Have you ever woke up with sore jaw pain, earaches, and headaches? If you have, you should not ignore the condition, because you may have a sleep disorder condition called bruxism. It is an unconscious episode of jaw clenching and teeth grinding when a person is asleep. When it has become severe, the person with bruxism may suffer from a damaged tooth or injured gum.
The impact of bruxism may not be lethal, but it will reduce your sleep quality, your confidence, and also causes unnecessary medical bills. Here, we are digging deeper into this condition and how to treat it.
May Occur to Anyone
You may think that people who have severe anxiety issue are the ones who are more likely to grind their teeth during sleep. According to the Sleep Foundation, there is no clear link between a person’s psychological condition with Bruxism episodes. The most robust relation is found in subjects who consume amphetamines. Bruxism seems to involve biochemistry imbalance or disruption in our body.
Also, a study published on NCBI (the National Center for Biotechnology Information) concluded that bruxism might occur to anyone regardless of their age. Eight percent of the adult population experience teeth-grinding. Kids who have the condition are also more likely to have other psychological disorders like sleeptalking, drooling, sleepwalking, and sleep apnea. Bruxism seems to be in a correlation with other sleep disorders.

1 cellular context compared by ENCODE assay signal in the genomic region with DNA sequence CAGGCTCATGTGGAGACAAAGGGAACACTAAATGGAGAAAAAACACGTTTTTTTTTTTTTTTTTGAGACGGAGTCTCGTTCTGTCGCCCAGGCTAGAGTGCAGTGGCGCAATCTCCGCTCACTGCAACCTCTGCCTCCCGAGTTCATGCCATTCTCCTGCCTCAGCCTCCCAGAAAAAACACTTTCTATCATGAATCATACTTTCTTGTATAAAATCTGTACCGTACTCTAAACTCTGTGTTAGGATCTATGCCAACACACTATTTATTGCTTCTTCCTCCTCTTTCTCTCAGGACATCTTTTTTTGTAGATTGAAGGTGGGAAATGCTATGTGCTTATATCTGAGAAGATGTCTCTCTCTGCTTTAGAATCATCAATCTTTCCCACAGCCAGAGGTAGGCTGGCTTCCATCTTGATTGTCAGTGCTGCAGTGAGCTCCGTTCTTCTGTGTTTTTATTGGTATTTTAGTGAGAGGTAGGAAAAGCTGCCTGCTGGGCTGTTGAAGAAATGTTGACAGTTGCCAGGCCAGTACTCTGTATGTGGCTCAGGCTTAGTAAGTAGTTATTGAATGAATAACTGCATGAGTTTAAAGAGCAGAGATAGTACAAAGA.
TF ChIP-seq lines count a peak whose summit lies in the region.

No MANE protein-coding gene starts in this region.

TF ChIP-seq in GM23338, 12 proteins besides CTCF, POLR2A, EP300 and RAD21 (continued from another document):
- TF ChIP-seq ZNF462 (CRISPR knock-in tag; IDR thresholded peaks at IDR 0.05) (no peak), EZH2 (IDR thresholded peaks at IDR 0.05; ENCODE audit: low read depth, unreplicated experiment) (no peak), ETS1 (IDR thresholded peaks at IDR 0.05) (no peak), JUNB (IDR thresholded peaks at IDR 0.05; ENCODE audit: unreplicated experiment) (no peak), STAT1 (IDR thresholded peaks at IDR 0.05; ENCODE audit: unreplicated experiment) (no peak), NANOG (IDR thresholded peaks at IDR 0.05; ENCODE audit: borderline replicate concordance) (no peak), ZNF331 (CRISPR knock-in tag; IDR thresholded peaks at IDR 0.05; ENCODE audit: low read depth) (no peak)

The Quick Fix
The quick solution to jaw-clenching episodes is to use a dental guard. It is a mouth device that is worn to protect your teeth and gum. There two types of dental guards: universal and custom fit. The universal fit dental guard is cheaper and more straightforward to wear compared to the custom fit.
The custom fit requires you to come to the manufacturer and to make a dental guard with a mold of your dental structure. Its advantage is obvious. You will feel the device fit your mouth without any discomforts. However, it takes time to process.
Treatment and Prevention
People with a history of bruxism are more likely to get the episodes if they meet the triggers. First, although the link of bruxism with psychological conditions has not yet been established by science, you can start improving your health by living a healthy lifestyle. Caffeine, nicotine, and sleep pills can be addictive and damaging to the body. You should try to be more active by allocating some of your time to jog, swim, walk, or ride a bicycle.
Second, you should change your diet to be healthier. Avoid junk food, cut your alcohol intake, and cook the meal by yourself. Foods from restaurants may contain too much unhealthy seasoning and may be made of spoiled ingredients.